Investing in Your Employees After Tax Reform

Investing in Your Employees

There's no one-size-fits-all approach to using your tax cut; the right solution for your business depends on your unique situation.

The Tax Cuts and Jobs Act represented one of the largest tax cuts in American history, especially for businesses. The law made it easier to deduct the cost of equipment and other property, got rid of the alternative minimum tax for corporations and slashed the maximum corporate tax rate from 35 percent to 21 percent, according to The Washington Post.

There's a good chance that the tax cuts mean some extra spending money for your organization. But before you write any checks, it's crucial to weigh all your options for investing in your employees and growing your business.

Short-Term vs. Long-Term Investment

The government designed the tax break to start right away in 2018. With this influx of cash, many businesses started spending immediately on short-term goals.

Some, like Apple, announced one-time bonuses for their staff. Other publicly traded organizations gravitated toward stock buybacks to reward their shareholders. Similarly, owners of privately held businesses might take advantage of the opportunity to treat themselves to some extra income.

While there's nothing wrong with these short-term rewards, you might find this tax break ultimately more beneficial as an opportunity to grow your business over the long term, especially by investing in your employees. This way you may be able to strategically translate your immediate tax savings into even greater profits going forward.

Here are seven long-term investment options to consider:

1. Employee Training and Development

A 2017 Deloitte report found that annual productivity growth is the lowest it's been since the 1970s. Why? One of the top reasons is that employees aren't using new technology in their jobs — because they don't know how. Unlock this potential by using your tax savings to invest in employee training and development.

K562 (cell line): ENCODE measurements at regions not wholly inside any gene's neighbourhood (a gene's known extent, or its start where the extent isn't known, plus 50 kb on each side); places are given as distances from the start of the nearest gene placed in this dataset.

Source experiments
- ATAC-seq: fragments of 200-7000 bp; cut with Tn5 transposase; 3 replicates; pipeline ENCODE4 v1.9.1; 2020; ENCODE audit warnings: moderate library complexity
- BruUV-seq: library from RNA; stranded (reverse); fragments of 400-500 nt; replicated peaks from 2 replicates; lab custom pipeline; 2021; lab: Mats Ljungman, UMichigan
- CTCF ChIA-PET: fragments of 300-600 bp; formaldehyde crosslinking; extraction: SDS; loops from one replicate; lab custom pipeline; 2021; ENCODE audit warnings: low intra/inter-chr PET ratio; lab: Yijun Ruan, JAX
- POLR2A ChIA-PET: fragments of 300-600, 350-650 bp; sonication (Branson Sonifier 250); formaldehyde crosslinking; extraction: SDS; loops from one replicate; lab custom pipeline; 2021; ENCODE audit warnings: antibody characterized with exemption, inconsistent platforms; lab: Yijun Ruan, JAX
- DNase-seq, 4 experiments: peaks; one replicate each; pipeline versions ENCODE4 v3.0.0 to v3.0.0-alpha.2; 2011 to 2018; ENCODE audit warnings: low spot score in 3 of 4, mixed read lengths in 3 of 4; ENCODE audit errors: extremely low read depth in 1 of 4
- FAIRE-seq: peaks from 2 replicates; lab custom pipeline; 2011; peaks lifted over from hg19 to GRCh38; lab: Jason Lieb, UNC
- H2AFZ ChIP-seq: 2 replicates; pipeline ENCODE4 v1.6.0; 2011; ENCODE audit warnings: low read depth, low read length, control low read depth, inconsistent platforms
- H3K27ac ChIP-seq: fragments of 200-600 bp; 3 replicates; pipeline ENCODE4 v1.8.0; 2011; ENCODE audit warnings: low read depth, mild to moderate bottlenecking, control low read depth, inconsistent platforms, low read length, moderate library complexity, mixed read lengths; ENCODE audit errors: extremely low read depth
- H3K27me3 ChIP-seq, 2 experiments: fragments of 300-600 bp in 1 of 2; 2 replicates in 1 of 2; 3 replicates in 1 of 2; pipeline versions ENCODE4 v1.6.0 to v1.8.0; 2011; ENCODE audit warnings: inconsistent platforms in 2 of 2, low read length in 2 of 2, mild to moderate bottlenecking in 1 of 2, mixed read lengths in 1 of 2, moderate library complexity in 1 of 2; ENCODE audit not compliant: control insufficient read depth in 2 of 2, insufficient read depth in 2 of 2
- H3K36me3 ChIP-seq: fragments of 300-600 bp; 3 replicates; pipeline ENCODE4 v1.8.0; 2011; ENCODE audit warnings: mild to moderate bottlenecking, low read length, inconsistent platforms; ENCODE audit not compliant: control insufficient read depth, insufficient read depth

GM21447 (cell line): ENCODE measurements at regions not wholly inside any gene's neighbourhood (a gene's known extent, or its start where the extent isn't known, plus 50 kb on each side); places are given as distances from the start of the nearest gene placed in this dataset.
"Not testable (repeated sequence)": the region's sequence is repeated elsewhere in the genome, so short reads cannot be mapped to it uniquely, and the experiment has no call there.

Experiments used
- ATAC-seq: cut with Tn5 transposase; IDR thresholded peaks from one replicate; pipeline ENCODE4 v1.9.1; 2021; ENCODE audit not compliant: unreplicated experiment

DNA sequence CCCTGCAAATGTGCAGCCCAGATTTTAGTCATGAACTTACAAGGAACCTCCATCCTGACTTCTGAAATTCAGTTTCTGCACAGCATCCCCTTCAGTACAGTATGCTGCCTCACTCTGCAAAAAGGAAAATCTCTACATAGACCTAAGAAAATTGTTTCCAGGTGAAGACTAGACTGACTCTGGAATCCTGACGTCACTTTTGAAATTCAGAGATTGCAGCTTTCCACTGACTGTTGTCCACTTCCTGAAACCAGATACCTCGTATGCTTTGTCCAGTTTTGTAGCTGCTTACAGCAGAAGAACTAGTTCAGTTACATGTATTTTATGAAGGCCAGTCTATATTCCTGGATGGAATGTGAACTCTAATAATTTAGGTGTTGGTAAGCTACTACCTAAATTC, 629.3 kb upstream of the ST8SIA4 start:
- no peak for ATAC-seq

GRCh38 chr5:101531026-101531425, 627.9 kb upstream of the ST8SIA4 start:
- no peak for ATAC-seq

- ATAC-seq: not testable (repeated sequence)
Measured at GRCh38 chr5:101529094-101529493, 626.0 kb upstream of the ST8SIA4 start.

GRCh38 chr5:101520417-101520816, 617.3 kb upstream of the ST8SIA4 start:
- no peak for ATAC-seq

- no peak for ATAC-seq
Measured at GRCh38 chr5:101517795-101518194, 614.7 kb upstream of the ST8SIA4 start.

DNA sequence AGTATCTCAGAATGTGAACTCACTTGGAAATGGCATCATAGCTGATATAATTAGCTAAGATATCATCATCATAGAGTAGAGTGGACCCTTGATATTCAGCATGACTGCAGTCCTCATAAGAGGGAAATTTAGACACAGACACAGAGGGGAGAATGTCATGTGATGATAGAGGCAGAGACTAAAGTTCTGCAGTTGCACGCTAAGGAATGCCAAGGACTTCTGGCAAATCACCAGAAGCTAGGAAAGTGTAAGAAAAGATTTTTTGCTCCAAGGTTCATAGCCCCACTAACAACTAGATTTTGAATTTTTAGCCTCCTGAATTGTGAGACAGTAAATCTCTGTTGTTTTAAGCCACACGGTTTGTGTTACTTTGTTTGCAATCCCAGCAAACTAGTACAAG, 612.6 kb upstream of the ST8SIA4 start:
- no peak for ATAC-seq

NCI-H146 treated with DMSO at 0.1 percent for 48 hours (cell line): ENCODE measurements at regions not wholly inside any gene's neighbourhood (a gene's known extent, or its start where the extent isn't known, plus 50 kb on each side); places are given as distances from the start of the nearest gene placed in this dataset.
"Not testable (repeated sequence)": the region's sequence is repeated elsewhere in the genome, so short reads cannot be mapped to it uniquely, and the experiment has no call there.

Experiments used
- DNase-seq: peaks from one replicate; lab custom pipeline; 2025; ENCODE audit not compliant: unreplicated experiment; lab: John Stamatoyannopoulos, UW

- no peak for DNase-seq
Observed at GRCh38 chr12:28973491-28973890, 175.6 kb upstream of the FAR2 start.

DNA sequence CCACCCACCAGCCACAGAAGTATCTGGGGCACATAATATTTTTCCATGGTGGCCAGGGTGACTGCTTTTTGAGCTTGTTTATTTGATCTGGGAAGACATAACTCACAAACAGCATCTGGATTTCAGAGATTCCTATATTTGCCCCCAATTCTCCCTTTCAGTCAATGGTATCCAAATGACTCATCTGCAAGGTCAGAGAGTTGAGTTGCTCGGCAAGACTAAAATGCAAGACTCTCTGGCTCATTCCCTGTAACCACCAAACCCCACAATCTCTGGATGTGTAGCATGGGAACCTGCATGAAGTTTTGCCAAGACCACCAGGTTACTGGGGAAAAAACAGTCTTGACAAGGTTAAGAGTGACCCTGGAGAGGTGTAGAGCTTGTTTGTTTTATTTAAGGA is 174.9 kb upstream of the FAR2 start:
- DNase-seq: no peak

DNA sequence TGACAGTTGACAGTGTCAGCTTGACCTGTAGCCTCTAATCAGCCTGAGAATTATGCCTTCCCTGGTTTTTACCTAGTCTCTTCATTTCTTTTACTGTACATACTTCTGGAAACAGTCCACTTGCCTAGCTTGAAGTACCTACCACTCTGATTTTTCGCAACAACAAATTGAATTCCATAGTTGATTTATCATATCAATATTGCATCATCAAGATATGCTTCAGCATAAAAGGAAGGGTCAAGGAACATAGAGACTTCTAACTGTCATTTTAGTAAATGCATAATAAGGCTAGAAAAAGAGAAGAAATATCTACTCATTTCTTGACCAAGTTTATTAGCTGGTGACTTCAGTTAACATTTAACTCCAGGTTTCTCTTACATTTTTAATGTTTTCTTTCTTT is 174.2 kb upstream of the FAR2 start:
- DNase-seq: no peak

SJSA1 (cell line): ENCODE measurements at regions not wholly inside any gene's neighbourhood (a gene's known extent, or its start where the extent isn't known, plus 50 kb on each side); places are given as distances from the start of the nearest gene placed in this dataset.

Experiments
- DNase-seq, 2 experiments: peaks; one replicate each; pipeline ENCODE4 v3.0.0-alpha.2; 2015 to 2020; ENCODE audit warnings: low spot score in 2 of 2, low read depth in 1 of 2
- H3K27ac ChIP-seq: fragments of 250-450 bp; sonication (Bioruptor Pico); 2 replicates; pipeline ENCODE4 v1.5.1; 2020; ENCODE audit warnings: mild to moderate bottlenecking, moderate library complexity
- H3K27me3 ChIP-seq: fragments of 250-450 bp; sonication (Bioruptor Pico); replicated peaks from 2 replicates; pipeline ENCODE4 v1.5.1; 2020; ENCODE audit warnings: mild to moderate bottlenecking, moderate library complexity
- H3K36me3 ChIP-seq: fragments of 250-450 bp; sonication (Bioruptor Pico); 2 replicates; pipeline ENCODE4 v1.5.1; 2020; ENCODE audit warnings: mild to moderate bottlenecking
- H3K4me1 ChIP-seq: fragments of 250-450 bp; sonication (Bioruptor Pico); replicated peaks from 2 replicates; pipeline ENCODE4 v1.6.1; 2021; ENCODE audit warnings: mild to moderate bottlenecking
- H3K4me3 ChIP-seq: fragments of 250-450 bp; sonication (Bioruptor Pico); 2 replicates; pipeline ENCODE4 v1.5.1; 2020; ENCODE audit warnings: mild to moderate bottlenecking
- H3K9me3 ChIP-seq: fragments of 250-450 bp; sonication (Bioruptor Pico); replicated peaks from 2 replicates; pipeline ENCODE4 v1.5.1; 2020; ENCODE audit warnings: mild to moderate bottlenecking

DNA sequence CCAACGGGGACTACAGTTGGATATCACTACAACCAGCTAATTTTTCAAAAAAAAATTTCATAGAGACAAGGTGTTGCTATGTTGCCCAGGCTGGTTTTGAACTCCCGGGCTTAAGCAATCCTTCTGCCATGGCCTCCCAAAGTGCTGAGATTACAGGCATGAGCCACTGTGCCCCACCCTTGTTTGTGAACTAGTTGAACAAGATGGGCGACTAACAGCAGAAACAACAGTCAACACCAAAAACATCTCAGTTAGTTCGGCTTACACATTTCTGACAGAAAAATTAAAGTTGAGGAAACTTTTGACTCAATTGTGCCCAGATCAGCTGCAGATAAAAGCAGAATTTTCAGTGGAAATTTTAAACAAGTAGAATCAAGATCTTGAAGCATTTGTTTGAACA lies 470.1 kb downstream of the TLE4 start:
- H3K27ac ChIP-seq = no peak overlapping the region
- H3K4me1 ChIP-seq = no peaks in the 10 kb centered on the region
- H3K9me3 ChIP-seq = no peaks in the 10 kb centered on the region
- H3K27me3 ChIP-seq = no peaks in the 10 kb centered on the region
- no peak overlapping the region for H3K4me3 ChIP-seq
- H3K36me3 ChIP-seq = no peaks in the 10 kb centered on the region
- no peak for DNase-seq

Consider holding training seminars or subscribing to learning platforms to help your staff learn new skills. Or simply help make time on your employees' schedules to take classes online through free resources like YouTube. A little training time now could pay off later in big gains in productivity, not to mention employee engagement and retention.

2. 401(k) Investments

According to Fast Company, employees rate retirement plans as a top-five workplace benefit. A generous 401(k) plan can not only help you retain the employees you already have, but also attract new talent.

If you don't offer a 401(k), consider using your tax break to set one up for your organization. If you do have one, think about adding a company match or increasing your existing match so that employees will receive more tax-free money whenever they contribute to your plan. Your employees will appreciate the extra help and the investment in their future.

3. Expansion Opportunities

If you've been thinking about expanding your workforce, now could be the perfect time. Your tax savings can help you cover the costs of hiring new employees or even launching a new division.